If needed, the Q4 all-wheel-drive system can send up to 50 percent of the torque to the front axle. Most of the time, 100 percent goes to the rear wheels, with any shuffling imperceptible. However, you can use one of the instrument display options to watch in real-time as Q4 does its thing. A rear mechanical limited-slip differential is also fitted as standard to the V6 Levante.
Braking performance is never in doubt, and GranSport cars get the added benefit of red-painted calipers.
Despite the technology thrown at the Levante’s chassis, there are limits to how much physics can be overcome. Even in the sportiest of suspension settings, there is still a degree of body-roll, and the sheer mass of the Levante is inescapable. Although if you’re looking for a track-day warrior, a £60,000 SUV is clearly the wrong place to start.
A track-day in a Levante would at least be a luxurious one – there were huge chunks of carbon fibre and swathes of leather inside our test car. All have leather sports seats as standard, with GranSport models gaining a wider choice of colours, plus 12-way electric adjustment.
Opt for the more elegant GranLusso trim and the Ermenegildo Zegna silk interior becomes available. This matches leather trim with genuine Mulberry silk inserts, and is a decadent way to spec your Levante.
For 2019, the Maserati also gets updated graphics for its 8.4-inch multimedia touchscreen. It’s perfectly functional, but looks ordinary next to the giant screens found in the Audi Q8 or Porsche Cayenne. It does at least come with Apple Carplay and Android Auto connectivity as standard.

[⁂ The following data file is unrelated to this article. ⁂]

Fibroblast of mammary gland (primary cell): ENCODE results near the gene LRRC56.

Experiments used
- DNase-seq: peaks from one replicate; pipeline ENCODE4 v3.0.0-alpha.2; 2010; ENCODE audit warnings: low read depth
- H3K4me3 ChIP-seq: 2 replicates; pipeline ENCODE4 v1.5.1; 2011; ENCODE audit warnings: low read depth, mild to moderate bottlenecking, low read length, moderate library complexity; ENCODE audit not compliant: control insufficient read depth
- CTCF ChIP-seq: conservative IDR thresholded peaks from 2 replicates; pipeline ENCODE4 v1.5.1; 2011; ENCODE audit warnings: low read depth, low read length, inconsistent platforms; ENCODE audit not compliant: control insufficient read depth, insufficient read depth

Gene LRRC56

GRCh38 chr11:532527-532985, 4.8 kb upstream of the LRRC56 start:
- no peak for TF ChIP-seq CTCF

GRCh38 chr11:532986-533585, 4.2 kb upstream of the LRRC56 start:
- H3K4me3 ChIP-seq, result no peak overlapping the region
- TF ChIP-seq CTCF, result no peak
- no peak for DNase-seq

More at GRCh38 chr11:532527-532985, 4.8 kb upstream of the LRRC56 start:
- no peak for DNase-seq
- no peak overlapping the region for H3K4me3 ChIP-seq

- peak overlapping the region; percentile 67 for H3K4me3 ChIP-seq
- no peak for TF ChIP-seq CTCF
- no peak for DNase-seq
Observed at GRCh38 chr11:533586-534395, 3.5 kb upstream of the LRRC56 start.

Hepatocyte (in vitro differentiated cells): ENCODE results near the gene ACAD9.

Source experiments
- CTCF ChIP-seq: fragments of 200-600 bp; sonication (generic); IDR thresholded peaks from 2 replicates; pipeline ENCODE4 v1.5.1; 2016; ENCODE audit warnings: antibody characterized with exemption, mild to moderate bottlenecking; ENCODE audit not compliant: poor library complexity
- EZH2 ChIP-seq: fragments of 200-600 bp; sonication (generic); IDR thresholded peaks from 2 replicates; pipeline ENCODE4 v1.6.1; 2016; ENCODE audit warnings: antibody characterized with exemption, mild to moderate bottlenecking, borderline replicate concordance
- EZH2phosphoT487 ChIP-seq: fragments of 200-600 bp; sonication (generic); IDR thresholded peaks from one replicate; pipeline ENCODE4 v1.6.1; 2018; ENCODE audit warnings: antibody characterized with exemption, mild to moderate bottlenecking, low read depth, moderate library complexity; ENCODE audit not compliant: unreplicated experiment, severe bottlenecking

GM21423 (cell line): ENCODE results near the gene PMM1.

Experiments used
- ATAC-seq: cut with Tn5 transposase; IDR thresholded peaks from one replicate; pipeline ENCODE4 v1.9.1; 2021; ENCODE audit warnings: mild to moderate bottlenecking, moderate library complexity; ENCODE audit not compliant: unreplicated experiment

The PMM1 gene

Unlike the Germans, the sports steering wheel in the Levante pleasingly avoids the trend for a D-shaped flat bottom. The single column stalk for wipers and indicators is a lesson in abject frustration, though.
Less of a problem is space in the rear, which can easily accommodate adult-sized passengers. They also get access to their own USB sockets for connecting devices. Boot space is competitive at 580 litres, with a power tailgate included.
Standard specification is strong, although the options list presents the chance to run wild. A 1,280W Bowers & Wilkins sound system can add £2,300 to the price, whilst Maserati’s new Blu Nobile paint will cost you £2,400.
2019 Maserati Levante V6 verdict: 4 stars
Those choosing to buy a Levante will have already dismissed similar cars from other brands. In fact Maserati knows that some 70% of customers will be coming from a direct competitor product.
Having spent time with new 2019 Levante, it’s easy to appreciate why buyers might make that choice. The badge, the lure of a Ferrari-built engine and the imposing looks are all factors that undoubtedly draw you in.
Elements such as interior detailing or fuel economy might see German rivals score higher. But the overall exclusivity and charm of the Levante, in GranSport trim especially, would win over those genuinely keen on buying a Maserati.
The new petrol V6 engine adds an extra layer of affordability for those who don’t want a diesel, but want to keep some control on costs. For buyers where the emotional experience of owning a Maserati will matter the most, the performance on offer is more than enough. There is the bonus of the wonderful exhaust note, too.
It might not be perfect, but we can easily understand why the 2019 Levante will appeal to certain luxury SUV buyers.
2019 Maserati Levante V6 specification
- Price: £61,425
- Engine: 3.0-litre twin-turbocharged V6 petrol
- Power: 350hp
- Torque: 369lb-ft
- 0-62mph: 6.0 seconds
- Top speed: 156mph
- Fuel economy: 23.5mpg (combined)
- CO2 emissions: 278g/km
Five Maserati Levante V6 rivals
- Porsche Cayenne
- Audi Q8
- Mercedes-Benz GLE Coupe
- BMW X6
- Range Rover Sport